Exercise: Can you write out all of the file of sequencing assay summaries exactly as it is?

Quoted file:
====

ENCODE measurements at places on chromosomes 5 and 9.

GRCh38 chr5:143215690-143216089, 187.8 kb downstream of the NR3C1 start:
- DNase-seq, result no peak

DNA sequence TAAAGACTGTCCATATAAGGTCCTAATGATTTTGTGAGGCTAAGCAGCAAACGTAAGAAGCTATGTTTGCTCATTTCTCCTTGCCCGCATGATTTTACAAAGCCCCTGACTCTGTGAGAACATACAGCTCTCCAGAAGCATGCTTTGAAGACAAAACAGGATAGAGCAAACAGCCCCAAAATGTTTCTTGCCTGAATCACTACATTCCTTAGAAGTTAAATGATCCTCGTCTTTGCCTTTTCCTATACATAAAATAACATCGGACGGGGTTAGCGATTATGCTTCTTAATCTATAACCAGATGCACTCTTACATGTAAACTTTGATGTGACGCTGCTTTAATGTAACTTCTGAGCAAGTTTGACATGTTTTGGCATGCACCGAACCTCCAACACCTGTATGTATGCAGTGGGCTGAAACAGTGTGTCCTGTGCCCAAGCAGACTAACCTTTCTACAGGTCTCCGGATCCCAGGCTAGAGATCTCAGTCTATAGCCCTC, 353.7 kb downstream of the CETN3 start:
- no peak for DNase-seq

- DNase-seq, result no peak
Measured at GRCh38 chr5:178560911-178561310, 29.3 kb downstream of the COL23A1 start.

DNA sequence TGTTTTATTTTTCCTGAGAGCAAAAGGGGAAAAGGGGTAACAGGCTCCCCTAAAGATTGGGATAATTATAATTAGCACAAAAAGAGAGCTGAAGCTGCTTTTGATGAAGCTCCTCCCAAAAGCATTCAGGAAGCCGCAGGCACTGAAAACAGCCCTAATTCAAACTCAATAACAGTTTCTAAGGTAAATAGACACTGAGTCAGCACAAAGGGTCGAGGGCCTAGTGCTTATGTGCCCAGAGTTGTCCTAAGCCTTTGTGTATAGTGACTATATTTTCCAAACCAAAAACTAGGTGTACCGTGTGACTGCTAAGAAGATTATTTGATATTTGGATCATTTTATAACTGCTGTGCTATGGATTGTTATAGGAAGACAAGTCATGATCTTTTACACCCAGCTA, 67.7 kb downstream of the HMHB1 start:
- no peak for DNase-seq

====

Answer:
ENCODE measurements at places on chromosomes 5 and 9.

GRCh38 chr5:143215690-143216089, 187.8 kb downstream of the NR3C1 start:
- DNase-seq, result no peak

DNA sequence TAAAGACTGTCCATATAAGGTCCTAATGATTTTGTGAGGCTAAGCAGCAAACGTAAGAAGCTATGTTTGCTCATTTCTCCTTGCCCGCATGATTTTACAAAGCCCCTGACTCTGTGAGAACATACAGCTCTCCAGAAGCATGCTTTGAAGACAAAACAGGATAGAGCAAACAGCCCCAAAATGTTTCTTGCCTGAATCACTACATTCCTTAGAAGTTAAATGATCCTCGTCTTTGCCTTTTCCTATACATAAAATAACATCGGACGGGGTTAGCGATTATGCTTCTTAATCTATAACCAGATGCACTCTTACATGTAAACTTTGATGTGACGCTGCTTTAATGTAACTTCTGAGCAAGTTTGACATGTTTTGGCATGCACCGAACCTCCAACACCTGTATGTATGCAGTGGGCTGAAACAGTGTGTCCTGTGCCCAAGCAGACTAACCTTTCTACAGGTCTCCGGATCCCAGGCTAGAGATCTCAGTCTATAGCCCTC, 353.7 kb downstream of the CETN3 start:
- no peak for DNase-seq

- DNase-seq, result no peak
Measured at GRCh38 chr5:178560911-178561310, 29.3 kb downstream of the COL23A1 start.

DNA sequence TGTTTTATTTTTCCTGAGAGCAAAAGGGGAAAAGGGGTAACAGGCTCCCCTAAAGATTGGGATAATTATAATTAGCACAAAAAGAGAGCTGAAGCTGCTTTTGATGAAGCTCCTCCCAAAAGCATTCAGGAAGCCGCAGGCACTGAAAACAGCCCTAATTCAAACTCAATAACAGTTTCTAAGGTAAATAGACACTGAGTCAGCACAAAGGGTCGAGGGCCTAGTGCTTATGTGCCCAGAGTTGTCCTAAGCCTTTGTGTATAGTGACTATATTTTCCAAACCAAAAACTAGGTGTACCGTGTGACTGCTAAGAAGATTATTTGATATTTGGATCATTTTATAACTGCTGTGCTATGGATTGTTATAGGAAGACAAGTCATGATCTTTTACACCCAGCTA, 67.7 kb downstream of the HMHB1 start:
- no peak for DNase-seq